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Small hands and long scale

Discussion in 'Technique [BG]' started by LotusCarsLtd52, Apr 14, 2010.


  1. LotusCarsLtd52

    LotusCarsLtd52

    Dec 6, 2009
    I have small hands and currently play a Ibanez SR300. I find that playing closer to the nut can be bothersome as I am not able, for instance, to stretch my index finger and pinky from the 1st fret to the 4th fret; I have to "jump" from 1st to 4th fret even when using my index and pinky fingers. I have been thinking about upgrading for awhile to a new bass and have been stuck on whether I should get a short scale or get a long scale and "just get used to it". I really like the feel of the shorties but still find the jumping bothersome on long scales. Yes I can do it but if at all possible I'd rather not.

    What should I consider doing?
     
  2. mambo4

    mambo4

    Jun 9, 2006
    Dallas
    1 finger per fret is totally overrated anywhere in the lower frets. It's not cheating to move your hand, and it's not cheating to use 124 fingering.

    anchor your thumb in one spot on the back of neck , somewhere opposite the 2nd fret. using your thumb as an anchor/reference point, slide your palm and fingers up or down the neck to cover the 4 fret range. Don't kill your hand trying to stretch to make a 1 finger per fret spread. unless you have large hands and long fingers, it's pointless. Think about classical upright players: they have a 41" scale and often demanding music, and aren't concerned with 1 finger per 'fret' at all....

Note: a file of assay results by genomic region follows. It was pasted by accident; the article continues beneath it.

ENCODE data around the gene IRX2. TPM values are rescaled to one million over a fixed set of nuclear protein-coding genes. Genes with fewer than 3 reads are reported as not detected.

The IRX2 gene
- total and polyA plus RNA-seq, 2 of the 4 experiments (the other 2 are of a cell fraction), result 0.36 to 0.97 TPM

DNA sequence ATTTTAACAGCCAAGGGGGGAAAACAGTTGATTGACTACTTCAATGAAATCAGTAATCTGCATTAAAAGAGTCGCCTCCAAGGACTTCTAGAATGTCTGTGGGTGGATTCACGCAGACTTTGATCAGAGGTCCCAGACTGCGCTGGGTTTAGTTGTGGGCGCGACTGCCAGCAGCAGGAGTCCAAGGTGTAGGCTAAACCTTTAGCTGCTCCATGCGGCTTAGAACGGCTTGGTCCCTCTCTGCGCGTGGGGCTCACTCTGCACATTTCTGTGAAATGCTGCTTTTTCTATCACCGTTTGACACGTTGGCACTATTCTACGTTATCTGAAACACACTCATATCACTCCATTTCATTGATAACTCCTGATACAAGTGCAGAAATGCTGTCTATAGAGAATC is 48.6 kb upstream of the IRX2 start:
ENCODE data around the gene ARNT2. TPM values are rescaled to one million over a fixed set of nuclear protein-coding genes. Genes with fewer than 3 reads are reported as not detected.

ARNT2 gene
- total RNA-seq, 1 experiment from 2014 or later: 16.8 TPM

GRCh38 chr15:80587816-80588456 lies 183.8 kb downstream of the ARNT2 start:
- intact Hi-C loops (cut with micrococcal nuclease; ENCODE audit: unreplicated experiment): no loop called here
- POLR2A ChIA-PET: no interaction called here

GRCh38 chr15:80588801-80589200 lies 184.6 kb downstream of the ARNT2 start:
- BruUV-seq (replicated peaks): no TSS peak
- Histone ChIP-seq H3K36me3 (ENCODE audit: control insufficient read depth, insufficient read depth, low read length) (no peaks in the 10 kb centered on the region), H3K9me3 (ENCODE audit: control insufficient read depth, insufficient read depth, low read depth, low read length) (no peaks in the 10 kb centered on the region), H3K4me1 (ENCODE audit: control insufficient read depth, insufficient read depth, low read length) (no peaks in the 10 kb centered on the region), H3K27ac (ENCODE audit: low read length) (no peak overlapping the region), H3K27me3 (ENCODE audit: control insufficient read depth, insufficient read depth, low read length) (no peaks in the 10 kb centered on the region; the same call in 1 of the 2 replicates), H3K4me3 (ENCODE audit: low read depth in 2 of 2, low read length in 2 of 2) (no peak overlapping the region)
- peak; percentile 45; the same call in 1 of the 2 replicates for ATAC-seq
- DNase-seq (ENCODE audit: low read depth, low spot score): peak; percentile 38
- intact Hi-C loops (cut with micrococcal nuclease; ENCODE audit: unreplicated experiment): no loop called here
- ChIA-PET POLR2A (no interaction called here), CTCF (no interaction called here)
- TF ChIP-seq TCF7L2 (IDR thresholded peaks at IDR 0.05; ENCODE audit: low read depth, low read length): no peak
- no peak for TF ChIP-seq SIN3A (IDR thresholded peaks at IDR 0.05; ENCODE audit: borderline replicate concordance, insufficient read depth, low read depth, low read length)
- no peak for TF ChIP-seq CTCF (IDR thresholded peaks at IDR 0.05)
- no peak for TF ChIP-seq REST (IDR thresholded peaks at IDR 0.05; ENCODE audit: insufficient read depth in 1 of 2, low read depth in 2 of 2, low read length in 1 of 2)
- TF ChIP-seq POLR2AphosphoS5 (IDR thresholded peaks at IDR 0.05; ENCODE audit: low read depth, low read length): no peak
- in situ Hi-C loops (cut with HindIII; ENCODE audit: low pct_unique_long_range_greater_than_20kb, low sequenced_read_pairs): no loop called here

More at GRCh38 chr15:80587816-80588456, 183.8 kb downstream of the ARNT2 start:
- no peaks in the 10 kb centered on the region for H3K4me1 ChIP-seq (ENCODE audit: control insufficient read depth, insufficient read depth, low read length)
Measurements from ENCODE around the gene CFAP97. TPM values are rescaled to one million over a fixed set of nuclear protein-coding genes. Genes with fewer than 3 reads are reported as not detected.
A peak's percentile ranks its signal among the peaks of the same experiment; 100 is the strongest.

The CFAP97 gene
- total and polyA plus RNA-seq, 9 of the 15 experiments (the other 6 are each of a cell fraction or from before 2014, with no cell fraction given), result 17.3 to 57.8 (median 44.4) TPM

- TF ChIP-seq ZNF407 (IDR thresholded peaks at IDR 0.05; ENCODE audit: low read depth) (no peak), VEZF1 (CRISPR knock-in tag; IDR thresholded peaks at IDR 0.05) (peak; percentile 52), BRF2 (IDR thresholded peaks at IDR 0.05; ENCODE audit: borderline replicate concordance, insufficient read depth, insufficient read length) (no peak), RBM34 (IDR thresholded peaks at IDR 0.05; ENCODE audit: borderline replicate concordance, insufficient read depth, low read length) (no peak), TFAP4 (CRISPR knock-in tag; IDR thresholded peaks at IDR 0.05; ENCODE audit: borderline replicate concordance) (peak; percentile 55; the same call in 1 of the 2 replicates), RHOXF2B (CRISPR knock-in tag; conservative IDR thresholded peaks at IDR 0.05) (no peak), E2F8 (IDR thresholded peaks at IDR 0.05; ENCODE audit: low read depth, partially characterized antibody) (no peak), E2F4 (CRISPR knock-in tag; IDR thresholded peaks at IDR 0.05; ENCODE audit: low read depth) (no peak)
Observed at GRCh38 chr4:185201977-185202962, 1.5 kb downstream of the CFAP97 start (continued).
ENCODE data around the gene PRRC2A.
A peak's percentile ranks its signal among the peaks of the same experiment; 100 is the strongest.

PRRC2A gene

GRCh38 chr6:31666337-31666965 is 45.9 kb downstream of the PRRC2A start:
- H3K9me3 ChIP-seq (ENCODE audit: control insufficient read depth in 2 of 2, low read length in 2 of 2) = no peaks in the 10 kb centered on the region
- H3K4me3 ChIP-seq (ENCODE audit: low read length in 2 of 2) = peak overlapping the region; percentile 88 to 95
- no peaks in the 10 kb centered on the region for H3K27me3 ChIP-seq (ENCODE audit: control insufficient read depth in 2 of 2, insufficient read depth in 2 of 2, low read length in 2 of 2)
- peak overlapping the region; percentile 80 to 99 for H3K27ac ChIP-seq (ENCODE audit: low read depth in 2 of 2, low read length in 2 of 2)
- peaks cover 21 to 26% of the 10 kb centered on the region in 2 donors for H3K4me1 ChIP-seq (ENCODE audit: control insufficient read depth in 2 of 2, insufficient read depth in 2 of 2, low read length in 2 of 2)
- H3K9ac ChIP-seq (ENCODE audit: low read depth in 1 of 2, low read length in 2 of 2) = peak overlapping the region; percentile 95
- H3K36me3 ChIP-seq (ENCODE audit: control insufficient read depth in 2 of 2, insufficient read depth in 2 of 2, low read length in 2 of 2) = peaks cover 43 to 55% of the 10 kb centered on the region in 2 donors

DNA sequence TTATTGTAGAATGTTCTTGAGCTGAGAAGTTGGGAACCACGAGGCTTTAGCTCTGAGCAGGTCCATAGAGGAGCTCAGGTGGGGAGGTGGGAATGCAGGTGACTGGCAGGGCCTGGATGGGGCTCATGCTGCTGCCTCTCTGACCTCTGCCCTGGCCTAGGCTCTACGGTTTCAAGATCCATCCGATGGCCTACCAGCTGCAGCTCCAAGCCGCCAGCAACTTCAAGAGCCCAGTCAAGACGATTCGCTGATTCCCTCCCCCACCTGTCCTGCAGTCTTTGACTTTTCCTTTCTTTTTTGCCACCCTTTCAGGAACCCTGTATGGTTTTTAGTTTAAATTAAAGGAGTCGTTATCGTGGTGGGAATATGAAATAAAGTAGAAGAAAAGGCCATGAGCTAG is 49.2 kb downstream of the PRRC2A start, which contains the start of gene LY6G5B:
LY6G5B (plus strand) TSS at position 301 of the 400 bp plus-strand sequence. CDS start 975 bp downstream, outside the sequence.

With practice it will become as fluid a natural as 1 finger per fret, and the your hands will be relaxed and less tense.

    also realize that most phrases that you must play in the first 4 frets can probably include many open strings, so look for opportunities to use them.
     
  3. Ric5

    Ric5 Supporting Member Commercial User

    Jan 29, 2008
    Colorado
    I grow organic carrots and they are not for sale
    I play 124 all the time.
     
  4. becker4567

    becker4567

    Jul 26, 2008
    Go to Rondo and pick out an inexpensive short scale. For around $100 you can find out if a shorty is for you. If you like it, you can mod it to your hearts content and end up with a killer bass, if not, sell it and your not out much money. My opinion is that your going to like it. I just got into shortys a couple of years ago and my full scale basses have been in the closet ever since.